Global Skywatch

Ted’s essays

winter heat


In 1980 I built my dream house on a south-facing hill with winter solar gain thoroughly designed in, and an efficient woodstove as the only other heat source.

Both Good News and Bad News: it was in Northern California. That meant ample supply of oak, madrone, eucalyptus, live oak and other hardwoods that put out A LOT of heat (30 – 36 million BTUs per cord), little creosote, smoke, ash, and burned long per fireplace loading. The bad news was cultural, political and governmental. I did not fit there, moving from my childhood homeland in March of 2000.

I had not heated with firewood again until 2013. Hardwoods are essentially unobtainable while the fir and pine (13-20 million BTUs per cord in their optimum state) I snubbed in California are extremely plentiful. Heck, the US Forest Service burns thousands of acres of it every summer.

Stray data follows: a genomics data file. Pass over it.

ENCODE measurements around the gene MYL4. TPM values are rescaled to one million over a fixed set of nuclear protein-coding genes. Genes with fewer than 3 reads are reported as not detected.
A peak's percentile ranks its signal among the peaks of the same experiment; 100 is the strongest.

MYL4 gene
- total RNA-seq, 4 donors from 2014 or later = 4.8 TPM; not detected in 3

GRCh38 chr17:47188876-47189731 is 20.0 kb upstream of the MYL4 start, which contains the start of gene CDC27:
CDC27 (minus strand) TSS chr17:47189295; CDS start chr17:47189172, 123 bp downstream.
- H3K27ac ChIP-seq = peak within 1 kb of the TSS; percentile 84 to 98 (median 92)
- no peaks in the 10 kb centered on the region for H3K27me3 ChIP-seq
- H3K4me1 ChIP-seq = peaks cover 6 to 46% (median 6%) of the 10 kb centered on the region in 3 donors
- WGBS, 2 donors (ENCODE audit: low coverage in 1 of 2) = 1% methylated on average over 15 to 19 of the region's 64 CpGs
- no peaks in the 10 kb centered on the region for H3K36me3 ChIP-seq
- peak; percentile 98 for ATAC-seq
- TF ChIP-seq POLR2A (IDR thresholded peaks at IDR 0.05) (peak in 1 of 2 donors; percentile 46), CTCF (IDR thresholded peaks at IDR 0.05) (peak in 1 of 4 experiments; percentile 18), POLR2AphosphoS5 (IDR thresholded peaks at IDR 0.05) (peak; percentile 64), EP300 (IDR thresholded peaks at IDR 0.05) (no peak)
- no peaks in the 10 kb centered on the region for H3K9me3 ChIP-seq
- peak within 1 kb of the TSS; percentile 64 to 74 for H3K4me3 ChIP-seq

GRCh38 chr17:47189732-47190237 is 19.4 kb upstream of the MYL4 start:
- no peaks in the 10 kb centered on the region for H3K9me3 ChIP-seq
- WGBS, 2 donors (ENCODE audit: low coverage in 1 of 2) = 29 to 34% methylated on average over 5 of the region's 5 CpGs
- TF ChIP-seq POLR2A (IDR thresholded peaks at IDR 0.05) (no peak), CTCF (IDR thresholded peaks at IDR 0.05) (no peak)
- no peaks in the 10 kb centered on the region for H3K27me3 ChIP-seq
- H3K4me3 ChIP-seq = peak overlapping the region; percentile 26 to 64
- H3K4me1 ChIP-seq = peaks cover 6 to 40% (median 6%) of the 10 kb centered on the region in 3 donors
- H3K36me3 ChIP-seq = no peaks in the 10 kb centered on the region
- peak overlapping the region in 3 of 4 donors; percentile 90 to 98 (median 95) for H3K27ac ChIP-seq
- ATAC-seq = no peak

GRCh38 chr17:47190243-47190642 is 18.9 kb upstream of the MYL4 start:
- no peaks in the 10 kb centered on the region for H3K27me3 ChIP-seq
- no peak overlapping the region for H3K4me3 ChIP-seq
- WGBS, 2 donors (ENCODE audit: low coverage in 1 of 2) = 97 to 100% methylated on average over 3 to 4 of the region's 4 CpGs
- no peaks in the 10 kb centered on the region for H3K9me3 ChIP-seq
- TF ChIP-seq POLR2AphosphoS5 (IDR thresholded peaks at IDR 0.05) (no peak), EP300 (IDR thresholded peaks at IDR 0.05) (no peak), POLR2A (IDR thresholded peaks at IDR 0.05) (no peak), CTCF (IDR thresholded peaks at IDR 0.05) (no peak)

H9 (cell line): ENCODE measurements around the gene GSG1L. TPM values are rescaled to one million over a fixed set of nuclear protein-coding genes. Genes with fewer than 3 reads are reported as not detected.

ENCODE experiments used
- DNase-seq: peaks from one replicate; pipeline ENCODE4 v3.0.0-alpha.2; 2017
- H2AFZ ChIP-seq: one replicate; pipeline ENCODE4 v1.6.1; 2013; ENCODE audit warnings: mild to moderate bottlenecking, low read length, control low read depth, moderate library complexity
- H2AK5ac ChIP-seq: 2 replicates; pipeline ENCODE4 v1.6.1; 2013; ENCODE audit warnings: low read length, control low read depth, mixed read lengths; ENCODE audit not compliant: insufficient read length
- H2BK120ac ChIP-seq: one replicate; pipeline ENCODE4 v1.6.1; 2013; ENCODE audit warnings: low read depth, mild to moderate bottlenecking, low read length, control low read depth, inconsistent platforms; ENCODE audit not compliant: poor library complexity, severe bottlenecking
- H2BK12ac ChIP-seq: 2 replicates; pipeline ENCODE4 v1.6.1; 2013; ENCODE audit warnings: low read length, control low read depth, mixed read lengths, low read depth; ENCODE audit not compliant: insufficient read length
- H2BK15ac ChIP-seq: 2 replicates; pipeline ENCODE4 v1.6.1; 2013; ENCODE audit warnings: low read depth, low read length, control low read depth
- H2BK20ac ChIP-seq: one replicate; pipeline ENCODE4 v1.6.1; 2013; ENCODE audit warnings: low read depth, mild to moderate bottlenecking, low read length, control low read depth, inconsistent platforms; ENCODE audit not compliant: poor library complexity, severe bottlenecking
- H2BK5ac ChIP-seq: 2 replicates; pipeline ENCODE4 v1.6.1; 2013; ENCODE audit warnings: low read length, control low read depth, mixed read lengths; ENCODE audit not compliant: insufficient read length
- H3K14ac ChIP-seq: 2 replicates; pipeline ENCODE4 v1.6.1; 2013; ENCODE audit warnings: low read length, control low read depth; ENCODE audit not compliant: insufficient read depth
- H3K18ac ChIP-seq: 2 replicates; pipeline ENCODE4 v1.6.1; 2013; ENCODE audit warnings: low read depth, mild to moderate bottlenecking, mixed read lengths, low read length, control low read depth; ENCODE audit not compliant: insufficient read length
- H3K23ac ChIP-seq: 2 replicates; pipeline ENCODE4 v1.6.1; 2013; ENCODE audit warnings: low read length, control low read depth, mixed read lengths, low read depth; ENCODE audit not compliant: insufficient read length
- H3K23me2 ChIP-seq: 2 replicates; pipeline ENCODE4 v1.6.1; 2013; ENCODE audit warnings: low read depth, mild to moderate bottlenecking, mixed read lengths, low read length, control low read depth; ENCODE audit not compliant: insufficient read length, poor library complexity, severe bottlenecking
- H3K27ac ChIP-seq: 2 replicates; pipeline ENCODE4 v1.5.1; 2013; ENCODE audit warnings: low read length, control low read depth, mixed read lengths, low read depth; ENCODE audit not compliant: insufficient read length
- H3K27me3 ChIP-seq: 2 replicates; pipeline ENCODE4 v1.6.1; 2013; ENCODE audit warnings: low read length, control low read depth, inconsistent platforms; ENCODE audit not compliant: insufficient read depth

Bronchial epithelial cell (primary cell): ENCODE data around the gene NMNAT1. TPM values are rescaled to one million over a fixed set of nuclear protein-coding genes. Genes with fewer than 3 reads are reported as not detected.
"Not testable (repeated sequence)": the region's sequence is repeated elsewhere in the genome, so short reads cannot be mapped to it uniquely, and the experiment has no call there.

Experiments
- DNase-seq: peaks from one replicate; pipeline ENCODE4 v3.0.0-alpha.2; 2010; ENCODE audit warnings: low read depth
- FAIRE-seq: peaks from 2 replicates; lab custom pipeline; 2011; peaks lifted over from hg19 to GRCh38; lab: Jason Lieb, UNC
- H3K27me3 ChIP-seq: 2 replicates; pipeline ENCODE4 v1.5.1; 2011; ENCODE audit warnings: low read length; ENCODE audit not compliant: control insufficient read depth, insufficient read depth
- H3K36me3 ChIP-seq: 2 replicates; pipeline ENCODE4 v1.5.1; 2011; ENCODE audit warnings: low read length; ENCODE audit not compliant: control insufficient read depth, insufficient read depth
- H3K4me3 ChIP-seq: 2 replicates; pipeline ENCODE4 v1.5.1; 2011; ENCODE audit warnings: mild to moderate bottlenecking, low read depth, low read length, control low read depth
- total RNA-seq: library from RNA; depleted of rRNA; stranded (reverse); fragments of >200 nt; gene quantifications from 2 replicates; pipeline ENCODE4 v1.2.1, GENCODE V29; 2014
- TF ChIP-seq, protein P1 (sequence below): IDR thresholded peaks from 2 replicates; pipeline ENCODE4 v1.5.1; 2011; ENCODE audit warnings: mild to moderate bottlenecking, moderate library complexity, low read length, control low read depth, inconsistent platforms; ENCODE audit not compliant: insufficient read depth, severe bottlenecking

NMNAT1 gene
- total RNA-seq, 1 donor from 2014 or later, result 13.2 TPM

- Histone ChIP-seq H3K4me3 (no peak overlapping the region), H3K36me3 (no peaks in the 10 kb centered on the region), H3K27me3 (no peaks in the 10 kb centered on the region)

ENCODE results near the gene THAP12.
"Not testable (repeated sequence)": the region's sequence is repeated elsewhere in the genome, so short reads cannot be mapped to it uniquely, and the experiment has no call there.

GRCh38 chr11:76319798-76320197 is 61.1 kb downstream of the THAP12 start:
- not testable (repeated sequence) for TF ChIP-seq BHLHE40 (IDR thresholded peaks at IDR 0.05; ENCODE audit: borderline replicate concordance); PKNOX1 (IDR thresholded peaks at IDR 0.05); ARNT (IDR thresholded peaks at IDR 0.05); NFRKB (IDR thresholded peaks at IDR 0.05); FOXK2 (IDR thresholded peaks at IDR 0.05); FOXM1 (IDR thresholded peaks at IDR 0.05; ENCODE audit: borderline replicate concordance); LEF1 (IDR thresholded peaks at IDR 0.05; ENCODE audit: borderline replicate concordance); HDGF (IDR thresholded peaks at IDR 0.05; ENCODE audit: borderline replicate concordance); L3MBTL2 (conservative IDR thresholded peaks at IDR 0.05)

For many reasons, I have been buying cut, split, delivered, and sometimes stacked firewood since I arrived in Montana – trusting the long-term woodsmen to deliver the good wood has not worked well … until this time.

Eric is a big, powerful, honorable and expert woodsman. I guessed our new place to be a 4-cord per winter home. Allowing for the worst and being real busy with other aspects of our move, I ordered 8 cords cut, split, delivered and stacked. He finished building a mountain of it October 1st.

We have enjoyed several wonderful, hot, efficient fires with his product. His ripe lodgepole pine is everything the other guys promised but failed to deliver.

I finished the household kindling and log processing setup yesterday.

This morning it was 26-degrees outside with our first dusting of snow accompanying our first freeze of the season.

I am feeling snug and smug.